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Oswald Schmiedeberg



Oswald Schmiedeberg (October 10, 1838 – July 12, 1921) was a Baltic German pharmacologist.

Additional recommended knowledge

Schmiedeberg was born at Gut Laidsen in the Imperial Russian province of Courland. In 1866 he earned his medical doctorate from the University of Dorpat with a thesis concerning the measurement of chloroform in blood. Afterwards he was an assistant to Rudolf Buchheim (1820–1879) at Dorpat (Tartu). In 1872 he became a professor of pharmacology at the University of Strasbourg, where he remained for the next 46 years.

Schmiedeberg is often recognized as the "father of modern pharmacology".[1] His work primarily dealt with finding the correlation between the chemical structure of substances and their effectiveness as narcotics. He discovered that glucuronic acid was a component of cartilage and occurred as a disaccharide of chondroitin sulfate. He also studied the composition of hyaluronic acid and explored its relationship to collagen, amyloid and chondroitin sulfate. In 1869 he demonstrated that muscarine had a similar effect on the heart as electrical stimulation of the vagus nerve. He also demonstrated the hypnotic properties of urethane.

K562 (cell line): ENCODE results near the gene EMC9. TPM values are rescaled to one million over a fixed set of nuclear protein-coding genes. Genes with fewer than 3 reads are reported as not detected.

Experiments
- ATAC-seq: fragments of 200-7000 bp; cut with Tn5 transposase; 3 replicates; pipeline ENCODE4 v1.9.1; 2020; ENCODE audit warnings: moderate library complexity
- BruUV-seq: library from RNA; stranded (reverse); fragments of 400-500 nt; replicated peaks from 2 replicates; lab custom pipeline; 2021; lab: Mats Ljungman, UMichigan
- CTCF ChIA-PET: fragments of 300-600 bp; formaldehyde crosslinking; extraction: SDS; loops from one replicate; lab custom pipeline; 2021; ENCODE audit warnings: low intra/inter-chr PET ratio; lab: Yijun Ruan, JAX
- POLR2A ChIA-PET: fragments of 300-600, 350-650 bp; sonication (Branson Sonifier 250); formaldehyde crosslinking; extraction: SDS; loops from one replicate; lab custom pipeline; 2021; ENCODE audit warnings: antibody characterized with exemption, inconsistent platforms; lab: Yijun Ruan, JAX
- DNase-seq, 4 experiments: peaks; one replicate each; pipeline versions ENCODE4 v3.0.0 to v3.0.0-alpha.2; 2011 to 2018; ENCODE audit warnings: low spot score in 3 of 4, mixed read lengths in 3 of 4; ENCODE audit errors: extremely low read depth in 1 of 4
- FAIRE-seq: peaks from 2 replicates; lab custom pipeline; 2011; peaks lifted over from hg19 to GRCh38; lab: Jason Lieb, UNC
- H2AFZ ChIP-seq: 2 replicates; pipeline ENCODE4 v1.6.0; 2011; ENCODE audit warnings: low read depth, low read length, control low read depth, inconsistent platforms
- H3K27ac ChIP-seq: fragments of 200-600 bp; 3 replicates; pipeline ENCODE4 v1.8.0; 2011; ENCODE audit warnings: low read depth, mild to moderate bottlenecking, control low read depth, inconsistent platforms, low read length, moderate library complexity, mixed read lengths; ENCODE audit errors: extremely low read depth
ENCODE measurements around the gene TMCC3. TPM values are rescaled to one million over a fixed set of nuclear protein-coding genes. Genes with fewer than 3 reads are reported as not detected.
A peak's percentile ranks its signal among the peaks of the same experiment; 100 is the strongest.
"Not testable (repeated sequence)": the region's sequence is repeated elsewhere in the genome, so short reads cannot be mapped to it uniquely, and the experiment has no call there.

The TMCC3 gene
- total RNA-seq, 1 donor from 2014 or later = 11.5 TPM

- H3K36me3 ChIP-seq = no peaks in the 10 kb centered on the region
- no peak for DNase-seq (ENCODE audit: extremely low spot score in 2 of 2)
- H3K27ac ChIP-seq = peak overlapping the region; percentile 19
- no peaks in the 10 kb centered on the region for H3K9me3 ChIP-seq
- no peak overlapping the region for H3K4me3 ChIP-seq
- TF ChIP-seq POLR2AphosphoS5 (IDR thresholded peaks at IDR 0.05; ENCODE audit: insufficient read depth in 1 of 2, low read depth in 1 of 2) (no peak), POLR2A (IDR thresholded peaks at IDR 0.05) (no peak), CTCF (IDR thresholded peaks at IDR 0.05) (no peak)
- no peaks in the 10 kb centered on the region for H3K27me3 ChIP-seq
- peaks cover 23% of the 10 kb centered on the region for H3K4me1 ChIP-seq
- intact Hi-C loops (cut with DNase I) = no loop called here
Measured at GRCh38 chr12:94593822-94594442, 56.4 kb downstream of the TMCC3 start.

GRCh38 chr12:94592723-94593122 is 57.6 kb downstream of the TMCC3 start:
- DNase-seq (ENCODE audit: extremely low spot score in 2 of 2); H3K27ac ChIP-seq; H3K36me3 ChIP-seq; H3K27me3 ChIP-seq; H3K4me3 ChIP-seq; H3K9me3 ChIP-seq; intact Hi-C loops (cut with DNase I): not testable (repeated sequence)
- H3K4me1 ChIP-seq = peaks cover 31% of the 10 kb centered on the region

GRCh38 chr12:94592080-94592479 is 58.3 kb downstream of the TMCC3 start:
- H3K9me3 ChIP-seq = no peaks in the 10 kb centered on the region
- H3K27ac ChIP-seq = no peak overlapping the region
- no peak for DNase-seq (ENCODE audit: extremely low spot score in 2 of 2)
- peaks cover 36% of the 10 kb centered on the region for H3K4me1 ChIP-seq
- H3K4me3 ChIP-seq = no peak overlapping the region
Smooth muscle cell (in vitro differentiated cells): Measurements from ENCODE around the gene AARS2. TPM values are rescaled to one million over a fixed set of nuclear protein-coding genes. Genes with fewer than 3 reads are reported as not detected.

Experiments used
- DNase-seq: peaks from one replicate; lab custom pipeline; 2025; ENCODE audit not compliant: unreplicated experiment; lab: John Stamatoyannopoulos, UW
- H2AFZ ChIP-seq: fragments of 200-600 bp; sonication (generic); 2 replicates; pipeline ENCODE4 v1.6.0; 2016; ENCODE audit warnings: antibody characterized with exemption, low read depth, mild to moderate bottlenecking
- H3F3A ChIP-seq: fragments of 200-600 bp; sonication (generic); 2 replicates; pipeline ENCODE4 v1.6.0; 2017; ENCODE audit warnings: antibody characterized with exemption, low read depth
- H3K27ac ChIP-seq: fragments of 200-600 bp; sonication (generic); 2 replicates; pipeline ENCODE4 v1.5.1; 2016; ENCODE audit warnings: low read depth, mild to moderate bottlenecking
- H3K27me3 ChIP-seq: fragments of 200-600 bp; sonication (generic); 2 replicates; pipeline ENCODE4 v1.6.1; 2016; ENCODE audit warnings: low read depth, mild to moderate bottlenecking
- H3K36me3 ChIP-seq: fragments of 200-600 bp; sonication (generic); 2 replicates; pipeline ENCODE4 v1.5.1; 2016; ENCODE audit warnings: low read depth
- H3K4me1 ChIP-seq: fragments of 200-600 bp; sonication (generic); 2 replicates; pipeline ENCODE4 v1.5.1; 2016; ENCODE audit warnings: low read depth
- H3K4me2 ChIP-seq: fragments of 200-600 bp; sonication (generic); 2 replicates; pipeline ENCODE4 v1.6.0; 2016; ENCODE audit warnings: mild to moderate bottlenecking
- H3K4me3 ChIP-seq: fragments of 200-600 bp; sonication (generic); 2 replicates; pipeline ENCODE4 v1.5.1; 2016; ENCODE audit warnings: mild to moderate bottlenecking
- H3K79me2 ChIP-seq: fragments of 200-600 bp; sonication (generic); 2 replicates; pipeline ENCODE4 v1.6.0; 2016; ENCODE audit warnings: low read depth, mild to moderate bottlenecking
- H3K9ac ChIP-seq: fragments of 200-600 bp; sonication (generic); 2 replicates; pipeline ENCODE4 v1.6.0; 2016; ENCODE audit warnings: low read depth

Schmiedeberg was a major factor in the success of the German pharmaceutical industry prior to World War II. He published over 200 scientific books and articles, including the influentual Archiv für experimentelle Pathologie und Pharmakologie with pathologists Bernhard Naunyn (1839–1925) and Edwin Klebs (1834–1913). He died in Baden-Baden.

References

  1. ^ Lightman, Alan P. (2005). The discoveries: great breakthroughs in twentieth-century science, including the original papers. Toronto: Alfred A. Knopf Canada, p. 178. ISBN 0676977898. 
  • A brief history of pharmacology. Modern Drug Discovery, American Chemical Society (2001). Retrieved on 2007-04-02.
 
This article is licensed under the GNU Free Documentation License. It uses material from the Wikipedia article "Oswald_Schmiedeberg". A list of authors is available in Wikipedia.
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